Jock: There is a great difference between riding a horse and sitting in a carriage. On a horse or a bike one is in the air, in the elements with ever-present danger and while driving a car one is sitting in an armchair looking at the world through windows while pushing levers and buttons, steering, chatting or listening to music. Riding a bicycle or a motorbike is a wonderful way to penetrate the landscape.
Ruth: Do you take photos of places before painting them? How does your painting relate to photography?
Jock: I love photography. And I love the energy which occurs when photography and painting collide. When I was a first-year art student I found a bag of photographs which were of road markings. They were instructions for roadmen telling them where to dig and they included hedges, walls and bits of street furniture. I took these to my studio space and pasted them to my pictures and painted around them and felt the frisson of two realities.
I have always used photographs to visually rehearse my large paintings. I used to snap areas of interest and frame up and crop and edit and finally square up on the canvas in order to guesstimate where to put the first bits of paint on the surface.
These days I use a phone like everybody else and have it on a five-minute cut-off with poor definition. It's important to have low quality photographic information because you don't want photography to encroach or make any contribution to colour, depth of field, texture, perspective or anything which is the business of painting.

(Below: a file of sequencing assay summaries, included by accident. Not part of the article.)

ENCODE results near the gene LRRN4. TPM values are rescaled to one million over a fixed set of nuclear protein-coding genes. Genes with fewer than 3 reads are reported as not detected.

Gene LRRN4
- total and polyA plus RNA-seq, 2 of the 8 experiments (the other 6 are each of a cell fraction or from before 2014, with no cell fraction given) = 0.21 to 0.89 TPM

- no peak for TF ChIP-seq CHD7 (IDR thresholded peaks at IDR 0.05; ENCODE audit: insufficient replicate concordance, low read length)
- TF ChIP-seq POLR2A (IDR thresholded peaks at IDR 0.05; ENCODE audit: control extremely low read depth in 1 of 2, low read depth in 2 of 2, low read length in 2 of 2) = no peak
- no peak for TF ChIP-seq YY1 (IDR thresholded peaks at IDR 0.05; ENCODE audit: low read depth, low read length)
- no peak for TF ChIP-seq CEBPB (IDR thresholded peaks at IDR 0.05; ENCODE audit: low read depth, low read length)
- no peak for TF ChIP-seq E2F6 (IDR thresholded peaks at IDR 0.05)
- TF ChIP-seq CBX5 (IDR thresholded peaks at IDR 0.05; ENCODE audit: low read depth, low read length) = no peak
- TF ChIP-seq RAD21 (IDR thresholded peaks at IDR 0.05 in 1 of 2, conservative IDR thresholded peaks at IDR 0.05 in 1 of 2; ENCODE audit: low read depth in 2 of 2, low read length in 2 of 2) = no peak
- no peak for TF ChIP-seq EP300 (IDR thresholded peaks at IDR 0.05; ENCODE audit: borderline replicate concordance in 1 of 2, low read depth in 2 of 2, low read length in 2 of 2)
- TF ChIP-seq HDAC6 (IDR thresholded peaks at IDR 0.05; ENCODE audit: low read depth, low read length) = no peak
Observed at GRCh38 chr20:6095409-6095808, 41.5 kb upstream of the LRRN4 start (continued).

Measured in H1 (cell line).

The frisson created when photos and paint occupy the same pictorial space precedes me. I want to acknowledge the influence of Arnulf Rainer, Ian McKeever and, most famously, Robert Rauschenberg.
Ruth: Do you have other artistic influences? Over time, has this changed?
Jock: It's great being a painter because you know that you are a tiny part of a huge and ancient tradition which yawns before you and will go on as long as there is life. All you can do is reach out to the bits of art history which you identify with. It started with Pop Art for me, but now it's Holbein and Turner.
Ruth: During lockdown, we are all much more aware of our local environments. Have you noticed anything new and has it impacted on your work?
Jock: I have been self-isolating for the last 45 years so no change there.
I have a place in northern France and also a flat in Edinburgh where I divide my time. I only find London bearable if I get away from it on a regular basis and I have never spent such a continuous stretch in London before. I haven't seen anything afresh but the empty streets and quietness were incredible, like 28 Days Later, or a post-nuclear vision.
It actually felt like one of my pictures.
Ruth Millington, art critic and writer